Hugh Hefner, American icon and Playboy founder, has passed at 91

Hugh Hefner, the American legend responsible for launching the adult magazine Playboy in 1953, passed away yesterday in Los Angeles at 91. Sources say he passed away peacefully from “natural causes” in his sleep at his famous Playboy Mansion while surrounded by friends and family.

Cooper Hefner, Hefner’s son and chief creative officer of Playboy Enterprises, put out a statement saying, "My father lived an exceptional and impactful life as a media and cultural pioneer and a leading voice behind some of the most significant social and cultural movements of our time in advocating free speech, civil rights, and sexual freedom."

Famously known for starting, arguably, the most famous magazine in history, Hefner was also a champion of the First Amendment and fighting against censorship, with his publication leading the sexual revolution of the 60’s. On the more iconic side, “Hef” was known for wearing a burgundy smoking jacket, brandishing a pipe and often being surrounded by a bevy of beautiful women, and became synonymous for living a luxurious, decadent lifestyle craved men the world over.  He lived out his lush existence inside the walls of the Playboy Mansion, a sweeping abode used to host countless parties – usually filled with gorgeous women in bunny outfits.

Some could say it all started at age 6, when Hef spent his days marveling at the works of Sir Arthur Conan Doyle, H.G. Wells and more and would get in trouble at school for drawing cartoons and writing poems. He also distributed his own newspaper at age 9 for his neighbors, and at 18 he joined the Army and wrote and drew cartoons for military newspapers.

He eventually began working as a copy editor for Esquire, working for $60 a week. He quit the job after not getting a $5 raise he requested, and after experiencing a career slump, raised $8,000 ($1,000 from his mother; $7,000 from other investors) to launch the first issue of Playboy. Napping a picture of Marilyn Monroe from a nude calendar, the starlet (though not famous at the time) graced the front page, and the magazine would go on to sell 50,000 copies. Thus, an empire was forged.

Having been awe-struck by the work of Alfred Kinsey in “Sexual Behavior in the Human Male,” Hefner had always had a vastly more open disposition towards sex – and talking about it – than was considered normal at the time. Through his magazine, he encouraged sexual liberation, and the magazine’s instant popularity in the 50’s paved the way for a sexual awakening throughout the 60’s and 70’s. He was both lauded and despised by the feminist community, who accused him of pedaling smut and objecting women, while others praised him for inspiring sexual freedom.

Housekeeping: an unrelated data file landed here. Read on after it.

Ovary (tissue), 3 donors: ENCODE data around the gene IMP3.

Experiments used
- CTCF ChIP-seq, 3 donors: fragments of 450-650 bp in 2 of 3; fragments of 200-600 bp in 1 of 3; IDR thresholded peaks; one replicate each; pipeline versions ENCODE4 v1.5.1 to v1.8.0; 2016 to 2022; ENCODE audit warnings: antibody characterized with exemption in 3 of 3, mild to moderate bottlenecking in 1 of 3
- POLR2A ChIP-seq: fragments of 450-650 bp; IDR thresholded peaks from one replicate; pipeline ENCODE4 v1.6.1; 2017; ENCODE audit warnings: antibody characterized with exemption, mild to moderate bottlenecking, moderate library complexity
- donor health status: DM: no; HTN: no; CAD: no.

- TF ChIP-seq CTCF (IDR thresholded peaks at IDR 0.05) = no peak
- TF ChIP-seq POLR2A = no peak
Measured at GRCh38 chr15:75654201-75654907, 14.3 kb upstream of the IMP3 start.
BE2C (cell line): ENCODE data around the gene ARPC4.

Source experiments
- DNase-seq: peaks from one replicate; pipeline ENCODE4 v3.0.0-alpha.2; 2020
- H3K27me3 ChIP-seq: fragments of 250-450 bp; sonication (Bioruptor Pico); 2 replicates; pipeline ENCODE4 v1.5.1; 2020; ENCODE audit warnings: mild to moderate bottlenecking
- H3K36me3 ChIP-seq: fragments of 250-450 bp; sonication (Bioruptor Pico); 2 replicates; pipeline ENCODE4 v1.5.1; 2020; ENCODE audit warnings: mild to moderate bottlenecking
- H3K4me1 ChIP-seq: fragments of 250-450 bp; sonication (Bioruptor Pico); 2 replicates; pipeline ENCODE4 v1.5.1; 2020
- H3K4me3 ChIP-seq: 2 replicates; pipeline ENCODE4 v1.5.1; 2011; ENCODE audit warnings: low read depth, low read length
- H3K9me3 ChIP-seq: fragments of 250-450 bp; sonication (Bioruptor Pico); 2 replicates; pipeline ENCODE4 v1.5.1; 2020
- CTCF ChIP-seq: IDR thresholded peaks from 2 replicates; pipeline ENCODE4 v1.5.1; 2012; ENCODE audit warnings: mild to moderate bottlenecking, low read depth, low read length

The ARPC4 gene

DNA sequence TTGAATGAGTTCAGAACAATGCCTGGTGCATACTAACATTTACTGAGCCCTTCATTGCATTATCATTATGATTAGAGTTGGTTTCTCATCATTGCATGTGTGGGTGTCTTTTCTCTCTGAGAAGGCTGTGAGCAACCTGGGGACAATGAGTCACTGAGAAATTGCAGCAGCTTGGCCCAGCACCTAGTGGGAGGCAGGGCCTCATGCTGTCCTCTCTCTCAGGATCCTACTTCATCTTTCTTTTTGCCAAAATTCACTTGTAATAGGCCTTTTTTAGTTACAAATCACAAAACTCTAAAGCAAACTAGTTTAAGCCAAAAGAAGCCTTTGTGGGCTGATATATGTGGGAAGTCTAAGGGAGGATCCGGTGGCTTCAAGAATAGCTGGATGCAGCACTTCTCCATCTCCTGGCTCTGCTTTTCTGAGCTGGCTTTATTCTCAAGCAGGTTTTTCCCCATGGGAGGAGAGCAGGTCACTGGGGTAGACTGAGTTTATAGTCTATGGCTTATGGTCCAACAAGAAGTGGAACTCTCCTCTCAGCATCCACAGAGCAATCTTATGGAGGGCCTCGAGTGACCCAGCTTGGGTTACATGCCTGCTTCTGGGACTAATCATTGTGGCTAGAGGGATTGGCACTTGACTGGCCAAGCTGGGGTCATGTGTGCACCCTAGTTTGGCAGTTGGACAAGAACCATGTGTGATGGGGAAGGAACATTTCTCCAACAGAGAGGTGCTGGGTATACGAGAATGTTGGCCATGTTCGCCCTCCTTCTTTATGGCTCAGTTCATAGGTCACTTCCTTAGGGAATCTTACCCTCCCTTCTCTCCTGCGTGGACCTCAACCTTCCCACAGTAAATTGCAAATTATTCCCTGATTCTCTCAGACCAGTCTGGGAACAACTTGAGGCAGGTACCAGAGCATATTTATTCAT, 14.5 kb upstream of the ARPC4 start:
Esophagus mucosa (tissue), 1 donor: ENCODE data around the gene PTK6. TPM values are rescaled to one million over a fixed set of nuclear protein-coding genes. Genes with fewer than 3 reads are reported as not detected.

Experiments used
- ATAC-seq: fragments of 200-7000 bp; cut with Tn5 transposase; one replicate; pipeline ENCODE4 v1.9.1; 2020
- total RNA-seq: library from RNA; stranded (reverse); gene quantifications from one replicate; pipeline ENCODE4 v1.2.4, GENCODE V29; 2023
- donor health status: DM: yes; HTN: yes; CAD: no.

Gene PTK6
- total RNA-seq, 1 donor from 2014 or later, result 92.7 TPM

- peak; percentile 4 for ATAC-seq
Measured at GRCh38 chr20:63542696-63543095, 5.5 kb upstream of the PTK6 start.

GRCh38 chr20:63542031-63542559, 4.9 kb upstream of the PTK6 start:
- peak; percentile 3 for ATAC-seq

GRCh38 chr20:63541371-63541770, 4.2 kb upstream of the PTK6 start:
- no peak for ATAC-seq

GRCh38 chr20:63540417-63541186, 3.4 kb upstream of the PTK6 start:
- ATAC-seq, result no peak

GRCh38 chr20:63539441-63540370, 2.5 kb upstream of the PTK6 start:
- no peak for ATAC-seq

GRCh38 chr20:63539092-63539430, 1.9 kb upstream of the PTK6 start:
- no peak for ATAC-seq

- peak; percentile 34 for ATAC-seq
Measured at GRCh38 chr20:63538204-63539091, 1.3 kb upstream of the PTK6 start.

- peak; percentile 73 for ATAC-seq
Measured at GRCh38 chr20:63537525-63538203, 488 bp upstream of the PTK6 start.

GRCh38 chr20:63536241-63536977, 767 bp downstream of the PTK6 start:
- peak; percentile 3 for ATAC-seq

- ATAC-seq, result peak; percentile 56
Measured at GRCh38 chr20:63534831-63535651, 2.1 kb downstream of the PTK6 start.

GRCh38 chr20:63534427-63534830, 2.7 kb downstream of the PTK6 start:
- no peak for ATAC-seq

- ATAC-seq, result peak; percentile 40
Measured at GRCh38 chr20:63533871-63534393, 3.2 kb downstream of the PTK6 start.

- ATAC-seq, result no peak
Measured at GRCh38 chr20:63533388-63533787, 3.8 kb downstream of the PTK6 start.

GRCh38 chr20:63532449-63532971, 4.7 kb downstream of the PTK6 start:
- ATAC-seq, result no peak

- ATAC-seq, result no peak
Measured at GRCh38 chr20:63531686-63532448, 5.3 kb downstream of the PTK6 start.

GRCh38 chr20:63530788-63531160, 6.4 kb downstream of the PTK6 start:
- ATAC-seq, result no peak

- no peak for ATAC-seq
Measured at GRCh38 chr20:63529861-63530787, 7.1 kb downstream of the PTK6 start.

A target for conservative and religious figures, Hefner would spend part of his life fighting against censorship, and even fought back in court when he was sued for publishing nudes of Hollywood star and buxom bombshell, Jayne Mansfield (the case resulted in a hung jury). Today, the Hugh M. Hefner First Amendment award exists for those “who have made significant contributions in the vital effort to protect and enhance First Amendment rights for Americans.”

As the magazine truly got going, the publication became known as much for its stirring articles and interviews as it was naked ladies, with famous interviews being had with everyone from Stanley Kubrick to Dr. Martin Luther King. Illustrious writers like Ray Bradbury and Kurt Vonnegut graced the pages of Playboy, giving every man caught with an issue reason to claim the fascinating writing was the real reason why they had it in the first place.

Hefner also found his way into the media circuit too, putting out shows and programs like PLAYBOY PENTHOUSE (1959-60) and PLAYBOY AFTER DARK (1969-70). He also produced several films, including Kubrick’s MACBETH, and would go on to make appearances in numerous films and TV shows like THE HOUSE BUNNY, THE SIMPSONS, FAMILY GUY, CURB YOUR ENTHUSIASM and ENTOURAGE.

In later years, Playboy fell on hard times trying to compete with free images and videos on the internet, and in 2016 the decision was made to stop showing nude women in the magazine, as an attempt to standout. But the move lasted less than a year, being canceled in early 2017. Hef’s iconic Playboy Mansion recently sold for $100 million, under the condition that he be allowed to live inside for the rest of his life.

Surrounded by beautiful centerfolds, carrying on relationships with them and living in a mansion dedicated to life, love and ultimate freedom, Hefner’s existence was symbolic of the male fantasy. More importantly, he was the absolute symbol and embodiment of the American dream. Starting from humble beginnings, he had a passion and drive and picked himself up from his bootstraps to create an empire, spending the rest of his live reaping the rewards and using his name and wealth to fight for the rights of others. Without him the world would be a far less interesting place than it is now, and for all we know we could still be living in the sexually repressed, constantly censored society Hef sought to liberate. We owe him our thanks, and not just for a few revealing pics and being our shepherd into manhood, and he will be missed dearly.

Source: Twitter



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